Editor's note: This column was previously published in a newsletter produced by Zions Bank.
In the 1950s, the United States became one of only two countries in the world to make 30-year home mortgages available. Home ownership rates grew quickly, which helped promote a robust middle class.
The United States’ favorable mortgage terms — including low down payments, fixed interest rates and 30-year time frames — were unique globally for many years. These terms extended the opportunity for home ownership broadly across the American population, a prominent factor in promoting and facilitating the growth of a stable middle class in the U.S.
How does home ownership strengthen the middle class?
Financially, a home can store value like other traditional investments and provide a return for the homeowner. Citizens are motivated to take care of and invest in their homes through capital improvement, thereby increasing property values. In the U.S., middle-class home ownership stabilizes communities, increases socio-economic mobility and enables the population to accumulate wealth.
While favorable mortgage policies have sustained a thriving middle class in the U.S. for over 60 years, citizens of other countries with limited access to mortgages haven’t fared as well. For example, in recent weeks, the eyes of the world have focused intently on Brazil, host of the World Cup.
Home to beautiful coastlines, dense jungles and lush mountains, Brazil boasts some of the richest resources in the world. Over the years, however, its citizens have suffered widespread poverty and extreme economic inequality. Similar to Brazil in size and resource abundance, the United States has mitigated these issues by having a strong middle class and favorable mortgage terms.
Brazil has a significantly smaller middle class that lacks feasible access to home ownership. Often, mortgages in Brazil historically have only been accessible to the wealthiest citizens, and decades of high inflation and interest rates (over 20 percent during some periods) have only worsened the situation.
In Brazil, the top 20 percent of the population is 22 times wealthier than the bottom 20 percent (a ratio almost 3 times greater than that of the United States). This income gap enables the wealthy to purchase homes as investments and denies many citizens the financial benefits of owning a home.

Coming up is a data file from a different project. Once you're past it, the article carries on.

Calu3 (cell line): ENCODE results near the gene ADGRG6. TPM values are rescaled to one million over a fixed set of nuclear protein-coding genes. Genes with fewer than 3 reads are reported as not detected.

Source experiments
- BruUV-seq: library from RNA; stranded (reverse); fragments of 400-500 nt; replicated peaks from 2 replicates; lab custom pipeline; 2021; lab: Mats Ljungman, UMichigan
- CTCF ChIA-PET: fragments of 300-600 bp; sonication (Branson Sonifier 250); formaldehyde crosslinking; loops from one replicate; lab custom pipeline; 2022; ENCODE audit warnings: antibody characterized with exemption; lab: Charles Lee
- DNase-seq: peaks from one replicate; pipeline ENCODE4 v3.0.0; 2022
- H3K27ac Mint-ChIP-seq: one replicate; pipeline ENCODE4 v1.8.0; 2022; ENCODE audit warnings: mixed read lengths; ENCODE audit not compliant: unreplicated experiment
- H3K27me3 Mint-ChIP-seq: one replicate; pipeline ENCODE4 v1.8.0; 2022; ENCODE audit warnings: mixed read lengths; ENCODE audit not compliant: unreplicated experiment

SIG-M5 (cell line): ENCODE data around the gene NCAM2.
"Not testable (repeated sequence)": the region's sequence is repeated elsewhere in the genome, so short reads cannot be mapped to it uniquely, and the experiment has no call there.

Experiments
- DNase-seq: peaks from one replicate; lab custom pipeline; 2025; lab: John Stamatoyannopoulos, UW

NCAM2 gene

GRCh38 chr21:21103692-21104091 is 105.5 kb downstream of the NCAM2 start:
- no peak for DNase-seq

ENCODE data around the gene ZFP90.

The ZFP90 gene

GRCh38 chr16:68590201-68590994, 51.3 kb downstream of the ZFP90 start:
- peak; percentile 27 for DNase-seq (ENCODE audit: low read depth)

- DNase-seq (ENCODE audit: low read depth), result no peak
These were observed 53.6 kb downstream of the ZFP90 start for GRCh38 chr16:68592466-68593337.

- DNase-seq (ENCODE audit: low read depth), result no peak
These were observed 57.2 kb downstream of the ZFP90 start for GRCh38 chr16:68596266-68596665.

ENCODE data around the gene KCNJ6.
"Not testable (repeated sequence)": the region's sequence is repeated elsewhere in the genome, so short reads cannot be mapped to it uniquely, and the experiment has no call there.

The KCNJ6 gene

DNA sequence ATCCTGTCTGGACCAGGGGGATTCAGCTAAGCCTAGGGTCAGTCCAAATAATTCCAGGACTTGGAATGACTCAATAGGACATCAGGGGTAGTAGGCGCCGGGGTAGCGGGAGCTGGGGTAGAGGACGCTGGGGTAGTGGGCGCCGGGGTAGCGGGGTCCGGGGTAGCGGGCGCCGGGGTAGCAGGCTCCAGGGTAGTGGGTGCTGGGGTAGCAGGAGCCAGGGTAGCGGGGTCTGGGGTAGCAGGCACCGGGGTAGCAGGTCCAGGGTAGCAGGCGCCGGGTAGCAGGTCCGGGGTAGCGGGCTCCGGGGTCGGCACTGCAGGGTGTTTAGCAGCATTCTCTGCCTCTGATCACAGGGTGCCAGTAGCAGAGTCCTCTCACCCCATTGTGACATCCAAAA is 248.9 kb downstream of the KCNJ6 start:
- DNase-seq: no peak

Often, families in Brazil rent or squat simply because the income disparity and shorter-term mortgages put home ownership out of reach. When citizens are unable to secure affordable mortgages, the middle class stagnates.
Recently, policymakers in Brazil have been working to build a stronger middle class by updating mortgage terms to make home ownership more feasible.
In 2008, Brazil extended mortgages to a 30-year term, and its mortgage market jumped from just 1.5 percent of GDP in 2007 to 6.2 percent of GDP in 2012. Seeing that positive impact, Brazil extended mortgages to a 35-year term in 2012.
This further ignited demand for affordable homes — by the end of 2014, more than 2 million such homes will have been constructed. In fact, economists predict that 60 percent of Brazilians could join the middle class by 2018, compared with only 34 percent in 2004 before the extended mortgage terms went into effect.
While home ownership is not a lone silver bullet to creating a thriving middle class, favorable mortgage terms are an important factor in middle-class success, and these factors have served as prominent drivers of the growth and stability of the middle class in the United States.
Combined with other factors, such as a strong public education system, longer mortgages with favorable terms foster growth of the middle class and help transform economic and social conditions.
Randy Shumway is the CEO of the Cicero Group and is the Economic Advisor to Zions Bank.